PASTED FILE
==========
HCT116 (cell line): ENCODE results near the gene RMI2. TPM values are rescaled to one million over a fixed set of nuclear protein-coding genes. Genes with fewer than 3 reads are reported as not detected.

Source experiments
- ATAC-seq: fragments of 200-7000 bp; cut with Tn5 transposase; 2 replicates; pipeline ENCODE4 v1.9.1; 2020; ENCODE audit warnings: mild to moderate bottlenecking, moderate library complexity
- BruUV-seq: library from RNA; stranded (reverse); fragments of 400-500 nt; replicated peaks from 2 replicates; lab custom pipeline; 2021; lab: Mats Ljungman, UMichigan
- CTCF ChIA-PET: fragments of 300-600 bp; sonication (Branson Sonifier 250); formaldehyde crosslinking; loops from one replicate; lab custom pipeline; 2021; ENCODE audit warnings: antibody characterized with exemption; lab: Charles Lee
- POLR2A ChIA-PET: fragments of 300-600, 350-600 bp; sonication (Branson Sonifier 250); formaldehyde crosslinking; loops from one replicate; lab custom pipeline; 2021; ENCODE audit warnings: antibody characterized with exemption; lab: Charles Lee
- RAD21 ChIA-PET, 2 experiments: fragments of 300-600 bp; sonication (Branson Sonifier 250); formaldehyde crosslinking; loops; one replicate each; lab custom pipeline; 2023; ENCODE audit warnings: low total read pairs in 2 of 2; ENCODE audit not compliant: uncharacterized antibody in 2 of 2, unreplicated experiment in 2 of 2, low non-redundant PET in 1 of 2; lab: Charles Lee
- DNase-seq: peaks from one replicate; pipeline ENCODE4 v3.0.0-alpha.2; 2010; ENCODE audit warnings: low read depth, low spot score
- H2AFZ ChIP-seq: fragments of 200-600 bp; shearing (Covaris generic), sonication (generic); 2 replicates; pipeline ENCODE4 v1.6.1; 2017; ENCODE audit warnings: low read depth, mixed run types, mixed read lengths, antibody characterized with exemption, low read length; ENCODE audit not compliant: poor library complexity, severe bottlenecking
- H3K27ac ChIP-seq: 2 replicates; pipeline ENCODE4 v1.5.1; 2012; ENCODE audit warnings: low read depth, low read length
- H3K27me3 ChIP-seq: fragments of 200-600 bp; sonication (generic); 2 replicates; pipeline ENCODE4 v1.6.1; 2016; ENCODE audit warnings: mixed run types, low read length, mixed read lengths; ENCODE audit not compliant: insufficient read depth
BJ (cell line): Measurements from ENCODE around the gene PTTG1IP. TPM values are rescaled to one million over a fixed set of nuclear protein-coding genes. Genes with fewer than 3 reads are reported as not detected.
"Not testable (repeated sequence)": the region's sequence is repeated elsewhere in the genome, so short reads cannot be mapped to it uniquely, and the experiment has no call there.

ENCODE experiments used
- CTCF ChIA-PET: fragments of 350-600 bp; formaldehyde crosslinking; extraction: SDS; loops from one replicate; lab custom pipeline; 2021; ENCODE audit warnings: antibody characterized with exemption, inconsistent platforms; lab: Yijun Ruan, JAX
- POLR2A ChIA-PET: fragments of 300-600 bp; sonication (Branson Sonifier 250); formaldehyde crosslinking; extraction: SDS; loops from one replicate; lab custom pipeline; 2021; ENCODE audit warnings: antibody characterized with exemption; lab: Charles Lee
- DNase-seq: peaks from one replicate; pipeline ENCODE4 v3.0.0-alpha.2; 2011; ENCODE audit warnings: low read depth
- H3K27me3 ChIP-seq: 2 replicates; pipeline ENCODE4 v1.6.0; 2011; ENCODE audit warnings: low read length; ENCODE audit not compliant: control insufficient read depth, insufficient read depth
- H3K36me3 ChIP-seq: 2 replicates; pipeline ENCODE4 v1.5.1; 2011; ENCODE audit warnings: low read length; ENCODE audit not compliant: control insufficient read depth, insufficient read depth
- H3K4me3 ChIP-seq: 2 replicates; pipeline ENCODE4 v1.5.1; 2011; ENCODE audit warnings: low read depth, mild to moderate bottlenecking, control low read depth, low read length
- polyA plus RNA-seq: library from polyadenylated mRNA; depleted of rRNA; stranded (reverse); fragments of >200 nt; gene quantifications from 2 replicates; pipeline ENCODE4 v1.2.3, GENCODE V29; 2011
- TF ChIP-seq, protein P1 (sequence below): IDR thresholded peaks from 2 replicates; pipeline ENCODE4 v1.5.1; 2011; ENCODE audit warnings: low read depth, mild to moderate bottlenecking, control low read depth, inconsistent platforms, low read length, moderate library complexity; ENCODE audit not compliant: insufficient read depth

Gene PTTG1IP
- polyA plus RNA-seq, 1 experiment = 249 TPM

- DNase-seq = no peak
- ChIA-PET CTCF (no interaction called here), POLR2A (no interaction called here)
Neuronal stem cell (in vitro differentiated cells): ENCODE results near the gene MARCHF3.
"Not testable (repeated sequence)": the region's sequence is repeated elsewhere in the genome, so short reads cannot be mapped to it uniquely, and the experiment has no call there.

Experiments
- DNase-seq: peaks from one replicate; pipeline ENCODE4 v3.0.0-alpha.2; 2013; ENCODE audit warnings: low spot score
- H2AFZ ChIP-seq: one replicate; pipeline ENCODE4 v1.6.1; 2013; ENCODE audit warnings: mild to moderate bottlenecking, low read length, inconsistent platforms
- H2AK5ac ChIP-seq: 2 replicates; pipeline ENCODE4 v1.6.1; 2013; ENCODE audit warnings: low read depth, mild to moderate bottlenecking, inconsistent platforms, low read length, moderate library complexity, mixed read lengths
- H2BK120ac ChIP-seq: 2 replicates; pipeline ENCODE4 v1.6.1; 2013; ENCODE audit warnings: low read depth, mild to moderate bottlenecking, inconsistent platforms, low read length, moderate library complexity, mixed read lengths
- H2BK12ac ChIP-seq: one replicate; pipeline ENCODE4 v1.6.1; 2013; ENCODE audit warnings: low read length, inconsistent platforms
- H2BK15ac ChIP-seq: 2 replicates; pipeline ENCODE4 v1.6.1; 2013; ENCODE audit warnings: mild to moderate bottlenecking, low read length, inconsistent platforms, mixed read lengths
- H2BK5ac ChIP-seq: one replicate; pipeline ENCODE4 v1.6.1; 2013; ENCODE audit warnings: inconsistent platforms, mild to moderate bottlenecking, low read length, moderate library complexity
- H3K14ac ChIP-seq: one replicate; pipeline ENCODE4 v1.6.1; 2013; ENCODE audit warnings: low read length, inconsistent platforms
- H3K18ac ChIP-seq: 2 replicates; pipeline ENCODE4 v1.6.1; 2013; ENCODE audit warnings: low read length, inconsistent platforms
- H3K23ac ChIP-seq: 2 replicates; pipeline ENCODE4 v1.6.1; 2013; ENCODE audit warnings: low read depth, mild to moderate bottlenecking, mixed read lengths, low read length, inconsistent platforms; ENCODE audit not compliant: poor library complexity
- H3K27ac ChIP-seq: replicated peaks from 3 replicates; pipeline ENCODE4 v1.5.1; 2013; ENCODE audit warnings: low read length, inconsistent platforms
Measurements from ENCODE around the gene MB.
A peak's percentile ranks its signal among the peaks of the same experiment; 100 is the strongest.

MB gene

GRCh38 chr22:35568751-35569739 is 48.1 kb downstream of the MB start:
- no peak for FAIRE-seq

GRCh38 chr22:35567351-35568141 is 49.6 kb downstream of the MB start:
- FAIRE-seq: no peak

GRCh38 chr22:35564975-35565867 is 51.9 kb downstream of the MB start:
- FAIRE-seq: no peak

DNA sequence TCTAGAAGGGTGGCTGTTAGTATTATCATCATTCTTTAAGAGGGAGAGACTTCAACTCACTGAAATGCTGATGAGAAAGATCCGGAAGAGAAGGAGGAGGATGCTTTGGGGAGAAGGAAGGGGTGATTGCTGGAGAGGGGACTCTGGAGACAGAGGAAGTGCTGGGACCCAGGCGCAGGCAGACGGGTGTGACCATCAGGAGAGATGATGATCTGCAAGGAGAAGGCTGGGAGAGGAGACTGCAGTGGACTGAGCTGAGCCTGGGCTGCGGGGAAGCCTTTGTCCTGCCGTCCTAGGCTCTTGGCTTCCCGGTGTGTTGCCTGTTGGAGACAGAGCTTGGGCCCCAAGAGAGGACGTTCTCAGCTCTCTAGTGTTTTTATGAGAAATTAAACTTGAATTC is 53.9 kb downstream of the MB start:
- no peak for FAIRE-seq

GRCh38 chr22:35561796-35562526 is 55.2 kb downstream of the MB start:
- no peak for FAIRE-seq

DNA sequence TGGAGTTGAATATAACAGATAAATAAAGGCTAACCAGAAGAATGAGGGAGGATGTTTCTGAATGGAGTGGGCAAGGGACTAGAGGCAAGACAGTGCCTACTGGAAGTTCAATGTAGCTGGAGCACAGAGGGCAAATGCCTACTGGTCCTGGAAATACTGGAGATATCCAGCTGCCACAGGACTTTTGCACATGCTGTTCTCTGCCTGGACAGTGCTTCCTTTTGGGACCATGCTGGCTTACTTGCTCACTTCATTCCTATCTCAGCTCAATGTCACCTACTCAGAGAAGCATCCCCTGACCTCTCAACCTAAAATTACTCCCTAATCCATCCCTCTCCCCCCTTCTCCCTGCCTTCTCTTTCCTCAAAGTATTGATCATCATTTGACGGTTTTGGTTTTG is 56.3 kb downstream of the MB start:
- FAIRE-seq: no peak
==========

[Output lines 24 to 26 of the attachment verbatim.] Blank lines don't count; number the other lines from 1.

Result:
- polyA plus RNA-seq, 1 experiment = 249 TPM

- DNase-seq = no peak
- ChIA-PET CTCF (no interaction called here), POLR2A (no interaction called here)